The Tri-Star Megalink Corporation

Image by jaedee021/Flickr

The Tri-Star Megalink Corporation is a Western Visayan shipping company with headquarters in Bacolod and Cadiz City. They have been on the rise in the recent years and they are now the biggest Western Visayas ferry company if 2GO is excluded in the equation. What is remarkable for them, however, is they build their own ferries and that is the benefit of owning a shipyard, a facility they have in Cadiz City and bearing the same name. Though their routes are short-distance, what they build are ferries normally associated with the size of overnight ferries as their lengths are fully 60 meters.

Tri-Star Megalink Corporation is a recent entrant in the ferry-RORO business in the late 1990’s. Their first two ferries were LCTs, the MV Tabuelan Navistar and the MV Cadiz Navistar which showed their routes and their origins. The MV Tabuelan Navistar was the former MV MATIMCO 1, of the namesake company, which was a wood company but operated ships (not an unusual situation in the Philippines where many wood, lumber and logging companies also operated ships, until now).


LCT Tabuelan Navistar © James Gabriel Verallo


LCT Cadiz Navistar © John Carlos Cabanillas

This shipping company has only two routes, the Bacolod-Dumangas route which connects Negros and Panay islands and the the Escalante-Tabuelan route which connects Negros and Cebu island. They dominate the important Bacolod-Dumangas route where they sail ferries every two hours either way in most hours. As a note, their main competition here is the powerful Montenegro Shipping Lines which has so many ships. And yet it is Tri-Star Megalink Corporation which continues to grow in that strategic route and able to keep Montenegro Lines at bay.

Tristar Megalink Corporation is known for offering the lowest fares and the lowest RORO rates in the Bacolod-Dumangas route and for being accommodating in called reservations. Having bigger ships is always an advantage in offering more capacity and more amenities. Maybe having an own shipyard is also a plus on the maintenance and improvement of the ships. And possessing a bigger fleet means more ship availability especially in the peak seasons. It is in this route where Tri-Star Megalink concentrates its 60-meter ferries. Meanwhile, the Escalante-Tabuelan route is the mainstay of their earlier and smaller LCTs.

From the year 2002, Tri-Star Megalink Corporation rolled out an own-built ferry-RORO almost every two years starting with the LCT Sr. Sto. Nino Navistar. This was followed in 2005 by the LCT Holy Trinity Navistar. In 2008, the LCT Archangels Navistar followed. And then in 2010, they fielded the LCT Holy Family Navistar and the LCT St. Isidore Navistar in the same year. Then in 2014, they came up with the LCT Our Lady of the Philippines Navistar. Recently, they rolled out the LCT St. Isidore Navistar Two.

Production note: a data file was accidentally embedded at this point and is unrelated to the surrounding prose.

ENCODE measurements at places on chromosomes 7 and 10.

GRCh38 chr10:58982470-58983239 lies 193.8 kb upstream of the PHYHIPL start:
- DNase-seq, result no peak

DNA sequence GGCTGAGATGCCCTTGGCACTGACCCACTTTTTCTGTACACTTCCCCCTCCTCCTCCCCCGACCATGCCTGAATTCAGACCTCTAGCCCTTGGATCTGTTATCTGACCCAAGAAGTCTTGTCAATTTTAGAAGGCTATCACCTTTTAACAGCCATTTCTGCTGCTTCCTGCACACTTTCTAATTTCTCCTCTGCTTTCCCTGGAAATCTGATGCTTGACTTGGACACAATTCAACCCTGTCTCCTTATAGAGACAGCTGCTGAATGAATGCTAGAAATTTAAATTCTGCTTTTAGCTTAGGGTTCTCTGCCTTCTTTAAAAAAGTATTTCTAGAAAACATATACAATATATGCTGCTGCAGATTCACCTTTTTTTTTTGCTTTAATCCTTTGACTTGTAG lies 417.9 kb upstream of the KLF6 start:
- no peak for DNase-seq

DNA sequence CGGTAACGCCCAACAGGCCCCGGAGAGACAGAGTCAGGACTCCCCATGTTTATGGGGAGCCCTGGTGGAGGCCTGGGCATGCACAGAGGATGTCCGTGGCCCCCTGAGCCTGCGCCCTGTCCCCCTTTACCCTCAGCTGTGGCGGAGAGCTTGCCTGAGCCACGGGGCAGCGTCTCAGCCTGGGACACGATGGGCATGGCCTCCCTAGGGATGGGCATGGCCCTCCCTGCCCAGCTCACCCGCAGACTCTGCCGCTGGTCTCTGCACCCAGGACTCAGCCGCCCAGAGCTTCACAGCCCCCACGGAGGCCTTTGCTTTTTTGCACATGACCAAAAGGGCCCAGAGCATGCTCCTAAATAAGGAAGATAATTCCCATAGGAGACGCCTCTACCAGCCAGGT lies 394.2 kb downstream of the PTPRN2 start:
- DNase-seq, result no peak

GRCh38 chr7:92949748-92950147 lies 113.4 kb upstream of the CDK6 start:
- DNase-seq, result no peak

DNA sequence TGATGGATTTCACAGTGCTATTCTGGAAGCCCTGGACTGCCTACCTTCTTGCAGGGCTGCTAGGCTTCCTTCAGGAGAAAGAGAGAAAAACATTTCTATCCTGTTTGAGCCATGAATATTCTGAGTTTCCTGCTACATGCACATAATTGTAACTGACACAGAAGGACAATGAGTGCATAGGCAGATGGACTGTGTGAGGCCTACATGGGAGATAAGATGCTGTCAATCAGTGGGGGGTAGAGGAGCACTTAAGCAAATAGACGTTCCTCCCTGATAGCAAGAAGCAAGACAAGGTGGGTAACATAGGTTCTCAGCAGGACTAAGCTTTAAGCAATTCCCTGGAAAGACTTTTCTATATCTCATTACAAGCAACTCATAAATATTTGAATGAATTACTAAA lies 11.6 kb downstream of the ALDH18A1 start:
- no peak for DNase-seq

LCT Sr. Sto. Niño Navistar © boybacolod/Flickr


LCT Holy Trinity Navistar © John Carlos Cabanillas


LCT Archangels Navistar © Masahiro Homma

They might have called their own-built ships as “LCTs” but more and more they do not look like LCTs. The middle ones looked like the Korean hybrid LCTs. And then starting with LCT St. Isidore Navistar they looked like regular ROROs already. Maybe they have already mastered the craft of building the ship bridges at the bow or front. And that is one more remarkable thing about Tri-Star Megalink — their ship building showed progressive improvement in design. From LCTs, they graduated in convetional ROROs and that is no mean feat.

It is possible that all their local-builds from 2002 are all sister ships as they share the same dimensions at 60 meters length x 11 meters breadth. If their hull form are all the same then they are really sister ships. Maybe having found a correct hull formula they felt there is no more need to vary it. If a bigger and more comfortable passenger accommodation is needed then the proper approach really is just to move the bridge forward. That design also means more protection from the elements in the car deck especially the rain which can drench people and make the car deck slippery.


LCT Holy Family Navistar © Raymond Lapus


LCT St. Isidore Navistar © Nowell Alcancia

From the slow 10-11 knots of their LCTs, Tri-Star Megalink is also concerned now with the speed. Some of their new or re-engined ones can now reach 13 knots and in fierce competition that matters. The conventional ROROs now have airconditioned passenger compartments, an amenity not usually found in LCTs or even basic, short-distance ferry-ROROs. Incremental improvements is one of the elements for a shipping company to continually better their competition and dominate.


LCT Our Lady of the Philippines Navistar © Carl Jakosalem


LCT Saint Isidore Two Navistar © Carl Jakosalem

I hope we have not seen the last of their improvements. They should be a inspiration for the other shipping companies (like Maayo Shipping) and their shipbuilding should be an lesson for our shipyards.

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